CT scans are going to play an increasingly important part in modern medicine. They can pick up early warning signs of diseases and they can effectively see through the human body, separate out the various vessels and spot anomalies that could turn into life threatening conditions.
But there is one major issue that a new paper by James Shin of Stony Brook University and Jacob Kaufman of the University of Neurology addresses.
We need models, not scans
Not every doctor can or does read a CT scan. Even if they can, they could still miss important problems when they’re working with a virtual model. So we’re missing a critical step from the medical vision of the future. We’re missing simple models that will help us fully exploit CT scans and make them an essential part of the diagnostic process.
So we need to post-process the images, but costs are a concern and several models of a single patient could get seriously expensive. The study wanted to determine if a simple consumer printer is good enough for diagnostic purposes, or whether a hospital really does need a commercial grade unit and dedicated staff. The price difference could make or break the project in some hospitals.
Budgets are a minefield
Hospital budgets are a constant balancing act and an ongoing compromise between the best patient care and staying in business. If a hospital wants to produce thousands of models a year, then it simply has to cut the cost to the bone. So if a consumer printer can do the job, then that’s the system we should adopt.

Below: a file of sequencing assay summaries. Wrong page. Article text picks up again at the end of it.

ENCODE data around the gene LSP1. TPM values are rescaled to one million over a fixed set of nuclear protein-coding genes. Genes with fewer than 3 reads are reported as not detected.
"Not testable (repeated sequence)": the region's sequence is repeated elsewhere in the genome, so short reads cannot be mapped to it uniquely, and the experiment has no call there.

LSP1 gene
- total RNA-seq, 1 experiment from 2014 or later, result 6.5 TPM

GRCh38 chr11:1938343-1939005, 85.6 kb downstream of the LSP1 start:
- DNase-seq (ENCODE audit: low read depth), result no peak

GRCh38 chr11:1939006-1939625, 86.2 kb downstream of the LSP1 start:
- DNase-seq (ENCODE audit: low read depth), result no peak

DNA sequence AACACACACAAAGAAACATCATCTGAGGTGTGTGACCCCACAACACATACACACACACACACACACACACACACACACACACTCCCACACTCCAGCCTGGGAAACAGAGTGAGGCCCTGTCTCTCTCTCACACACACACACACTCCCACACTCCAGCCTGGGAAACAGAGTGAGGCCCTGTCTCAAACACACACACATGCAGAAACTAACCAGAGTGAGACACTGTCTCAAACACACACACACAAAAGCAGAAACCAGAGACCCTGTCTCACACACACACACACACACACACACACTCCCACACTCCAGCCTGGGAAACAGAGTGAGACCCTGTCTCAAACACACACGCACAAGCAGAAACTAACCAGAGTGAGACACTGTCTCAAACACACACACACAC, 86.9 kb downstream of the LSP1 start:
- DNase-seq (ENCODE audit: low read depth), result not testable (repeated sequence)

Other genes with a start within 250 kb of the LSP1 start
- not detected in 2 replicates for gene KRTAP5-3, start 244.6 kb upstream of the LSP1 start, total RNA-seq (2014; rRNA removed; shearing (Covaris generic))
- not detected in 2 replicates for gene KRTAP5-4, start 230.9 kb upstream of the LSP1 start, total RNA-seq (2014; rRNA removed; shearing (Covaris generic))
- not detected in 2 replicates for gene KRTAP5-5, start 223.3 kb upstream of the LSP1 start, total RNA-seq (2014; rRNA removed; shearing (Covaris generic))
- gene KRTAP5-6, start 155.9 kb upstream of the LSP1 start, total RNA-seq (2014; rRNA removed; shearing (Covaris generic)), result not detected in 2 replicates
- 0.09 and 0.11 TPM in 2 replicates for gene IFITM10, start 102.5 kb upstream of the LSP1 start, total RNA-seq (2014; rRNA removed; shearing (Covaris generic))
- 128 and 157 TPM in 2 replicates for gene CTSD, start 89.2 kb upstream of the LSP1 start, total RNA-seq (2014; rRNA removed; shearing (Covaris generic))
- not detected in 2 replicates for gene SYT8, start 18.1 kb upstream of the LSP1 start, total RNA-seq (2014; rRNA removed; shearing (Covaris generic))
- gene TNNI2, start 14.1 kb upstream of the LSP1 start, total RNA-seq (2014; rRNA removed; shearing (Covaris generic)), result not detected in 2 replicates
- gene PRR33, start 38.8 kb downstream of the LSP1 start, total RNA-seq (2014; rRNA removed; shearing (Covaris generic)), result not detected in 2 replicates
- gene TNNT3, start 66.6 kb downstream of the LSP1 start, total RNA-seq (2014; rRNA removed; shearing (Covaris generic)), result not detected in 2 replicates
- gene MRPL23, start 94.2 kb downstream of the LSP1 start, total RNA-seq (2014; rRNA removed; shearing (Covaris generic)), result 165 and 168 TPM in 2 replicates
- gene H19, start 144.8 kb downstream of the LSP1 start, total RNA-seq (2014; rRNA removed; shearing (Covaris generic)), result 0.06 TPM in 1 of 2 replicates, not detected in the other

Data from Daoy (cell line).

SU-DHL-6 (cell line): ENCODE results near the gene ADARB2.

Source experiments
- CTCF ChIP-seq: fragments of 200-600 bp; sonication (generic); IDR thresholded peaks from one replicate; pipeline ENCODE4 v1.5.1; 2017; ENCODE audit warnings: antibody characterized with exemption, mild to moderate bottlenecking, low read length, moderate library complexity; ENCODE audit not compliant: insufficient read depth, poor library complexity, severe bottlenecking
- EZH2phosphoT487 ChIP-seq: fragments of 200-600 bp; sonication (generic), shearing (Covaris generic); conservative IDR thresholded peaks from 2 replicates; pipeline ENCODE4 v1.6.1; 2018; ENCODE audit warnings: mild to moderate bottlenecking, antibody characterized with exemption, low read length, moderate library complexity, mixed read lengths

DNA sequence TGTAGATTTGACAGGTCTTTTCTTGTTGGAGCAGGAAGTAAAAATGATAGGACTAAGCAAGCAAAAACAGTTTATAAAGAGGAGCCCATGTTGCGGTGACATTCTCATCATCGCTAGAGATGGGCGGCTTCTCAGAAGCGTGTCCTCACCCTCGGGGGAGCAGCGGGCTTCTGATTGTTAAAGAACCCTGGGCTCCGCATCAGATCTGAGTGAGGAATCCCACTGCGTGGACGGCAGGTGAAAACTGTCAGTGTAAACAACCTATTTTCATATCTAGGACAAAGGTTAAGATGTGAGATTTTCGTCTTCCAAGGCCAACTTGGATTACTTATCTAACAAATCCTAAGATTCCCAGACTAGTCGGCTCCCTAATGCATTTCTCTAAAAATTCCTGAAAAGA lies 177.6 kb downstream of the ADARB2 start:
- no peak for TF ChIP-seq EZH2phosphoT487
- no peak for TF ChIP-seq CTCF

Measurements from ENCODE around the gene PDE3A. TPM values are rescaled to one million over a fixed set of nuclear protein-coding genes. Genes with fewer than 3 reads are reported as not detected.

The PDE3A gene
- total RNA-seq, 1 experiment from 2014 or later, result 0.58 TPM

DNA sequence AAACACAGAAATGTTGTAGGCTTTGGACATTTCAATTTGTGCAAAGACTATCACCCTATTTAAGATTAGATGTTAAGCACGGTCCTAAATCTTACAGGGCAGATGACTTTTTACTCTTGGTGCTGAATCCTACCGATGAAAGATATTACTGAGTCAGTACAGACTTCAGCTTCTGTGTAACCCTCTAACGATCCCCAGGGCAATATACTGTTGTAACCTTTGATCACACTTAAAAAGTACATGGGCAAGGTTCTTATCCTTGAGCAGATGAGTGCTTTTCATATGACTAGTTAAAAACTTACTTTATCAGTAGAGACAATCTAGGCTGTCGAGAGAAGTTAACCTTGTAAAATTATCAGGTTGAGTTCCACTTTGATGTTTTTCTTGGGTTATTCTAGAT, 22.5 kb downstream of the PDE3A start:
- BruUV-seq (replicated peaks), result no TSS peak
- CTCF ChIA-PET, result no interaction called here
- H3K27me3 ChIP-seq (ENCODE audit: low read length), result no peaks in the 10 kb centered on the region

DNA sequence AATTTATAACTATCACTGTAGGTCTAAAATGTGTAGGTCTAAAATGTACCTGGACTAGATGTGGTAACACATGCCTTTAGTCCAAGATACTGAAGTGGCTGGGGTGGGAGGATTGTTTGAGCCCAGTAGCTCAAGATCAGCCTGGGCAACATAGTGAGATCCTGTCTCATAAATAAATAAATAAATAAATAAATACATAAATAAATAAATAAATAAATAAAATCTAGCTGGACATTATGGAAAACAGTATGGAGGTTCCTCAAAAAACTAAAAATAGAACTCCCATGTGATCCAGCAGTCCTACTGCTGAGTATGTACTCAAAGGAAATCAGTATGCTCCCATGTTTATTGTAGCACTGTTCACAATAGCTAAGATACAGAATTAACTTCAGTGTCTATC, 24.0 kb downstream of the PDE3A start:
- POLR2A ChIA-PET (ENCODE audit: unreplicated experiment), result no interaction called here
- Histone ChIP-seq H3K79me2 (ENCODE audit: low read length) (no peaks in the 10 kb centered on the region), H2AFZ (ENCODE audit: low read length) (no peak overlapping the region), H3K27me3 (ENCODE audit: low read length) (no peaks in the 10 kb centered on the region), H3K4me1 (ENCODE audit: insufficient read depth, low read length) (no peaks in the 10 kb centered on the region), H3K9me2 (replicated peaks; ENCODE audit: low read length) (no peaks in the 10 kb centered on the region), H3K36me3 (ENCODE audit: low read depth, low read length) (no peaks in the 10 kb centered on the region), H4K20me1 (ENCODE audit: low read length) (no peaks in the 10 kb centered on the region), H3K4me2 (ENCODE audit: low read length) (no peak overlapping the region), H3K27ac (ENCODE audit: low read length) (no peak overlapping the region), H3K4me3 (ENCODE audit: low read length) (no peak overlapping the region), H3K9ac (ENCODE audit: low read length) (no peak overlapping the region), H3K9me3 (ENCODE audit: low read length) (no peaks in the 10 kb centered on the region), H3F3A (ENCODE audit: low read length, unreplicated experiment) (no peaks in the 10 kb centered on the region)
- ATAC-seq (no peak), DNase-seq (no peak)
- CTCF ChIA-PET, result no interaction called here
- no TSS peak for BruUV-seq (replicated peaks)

For the purposes of the study, a simple model of a human skull was segmented, a binary volume iso-surface was extracted using default settings and then the model was split at a series of points defined by the clinician.
The digital model can have some basic issues, including flipped normals and non-manifold geometry that a specialist can correct. The point of the process, though, is to automate the process using consumer-grade materials and straightforward settings. This all helps to lower the cost of the final scan.
It is not a quick process
The model was produced in 50 hours at a 1:1 scale, with an estimated material cost of just $11 and the good news was that the surface landmarks were all good enough for clinical diagnosis.
The results could be better with a commercial-grade printer, but if that difference in quality makes no significant difference to the diagnosis then it simply isn’t worth the extra investment. If the cost of a 3D model is too big, as well, then it will be restricted to special cases and simply won’t be available to most patients.
Consumer grade is good enough
So this study is good news, as it means that any hospital can invest in relatively low resolution printers and they can have a number of them working at various points around the hospital. The simple models they produce could have a profound effect on people’s lives, help surgeons catch problems early and also to plan operations more effectively.
That could save thousands of people having to undergo surgery or lengthy treatments and it could also reduce the time spent in surgery when it is necessary.
If that turns out to be the case, then we have to look at each print as $11 well spent.